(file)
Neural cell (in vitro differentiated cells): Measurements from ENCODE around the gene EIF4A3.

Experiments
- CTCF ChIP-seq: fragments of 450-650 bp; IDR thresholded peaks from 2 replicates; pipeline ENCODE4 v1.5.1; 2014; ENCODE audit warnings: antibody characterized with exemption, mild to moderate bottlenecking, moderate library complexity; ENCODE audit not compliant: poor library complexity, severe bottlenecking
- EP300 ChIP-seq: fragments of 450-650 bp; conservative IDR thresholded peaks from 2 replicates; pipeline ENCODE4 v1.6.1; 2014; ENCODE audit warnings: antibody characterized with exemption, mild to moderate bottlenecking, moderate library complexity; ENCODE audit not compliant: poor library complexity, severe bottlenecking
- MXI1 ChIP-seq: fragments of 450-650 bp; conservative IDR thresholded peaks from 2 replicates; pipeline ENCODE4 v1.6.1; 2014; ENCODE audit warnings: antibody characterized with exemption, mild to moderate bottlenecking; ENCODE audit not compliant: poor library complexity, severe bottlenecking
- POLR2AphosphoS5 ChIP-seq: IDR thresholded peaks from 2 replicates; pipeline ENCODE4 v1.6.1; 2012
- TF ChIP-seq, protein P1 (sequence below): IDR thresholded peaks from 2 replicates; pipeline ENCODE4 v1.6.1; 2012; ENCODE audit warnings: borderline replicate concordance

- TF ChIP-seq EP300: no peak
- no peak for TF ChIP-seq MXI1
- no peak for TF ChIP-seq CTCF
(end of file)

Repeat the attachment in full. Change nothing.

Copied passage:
Neural cell (in vitro differentiated cells): Measurements from ENCODE around the gene EIF4A3.

Experiments
- CTCF ChIP-seq: fragments of 450-650 bp; IDR thresholded peaks from 2 replicates; pipeline ENCODE4 v1.5.1; 2014; ENCODE audit warnings: antibody characterized with exemption, mild to moderate bottlenecking, moderate library complexity; ENCODE audit not compliant: poor library complexity, severe bottlenecking
- EP300 ChIP-seq: fragments of 450-650 bp; conservative IDR thresholded peaks from 2 replicates; pipeline ENCODE4 v1.6.1; 2014; ENCODE audit warnings: antibody characterized with exemption, mild to moderate bottlenecking, moderate library complexity; ENCODE audit not compliant: poor library complexity, severe bottlenecking
- MXI1 ChIP-seq: fragments of 450-650 bp; conservative IDR thresholded peaks from 2 replicates; pipeline ENCODE4 v1.6.1; 2014; ENCODE audit warnings: antibody characterized with exemption, mild to moderate bottlenecking; ENCODE audit not compliant: poor library complexity, severe bottlenecking
- POLR2AphosphoS5 ChIP-seq: IDR thresholded peaks from 2 replicates; pipeline ENCODE4 v1.6.1; 2012
- TF ChIP-seq, protein P1 (sequence below): IDR thresholded peaks from 2 replicates; pipeline ENCODE4 v1.6.1; 2012; ENCODE audit warnings: borderline replicate concordance

- TF ChIP-seq EP300: no peak
- no peak for TF ChIP-seq MXI1
- no peak for TF ChIP-seq CTCF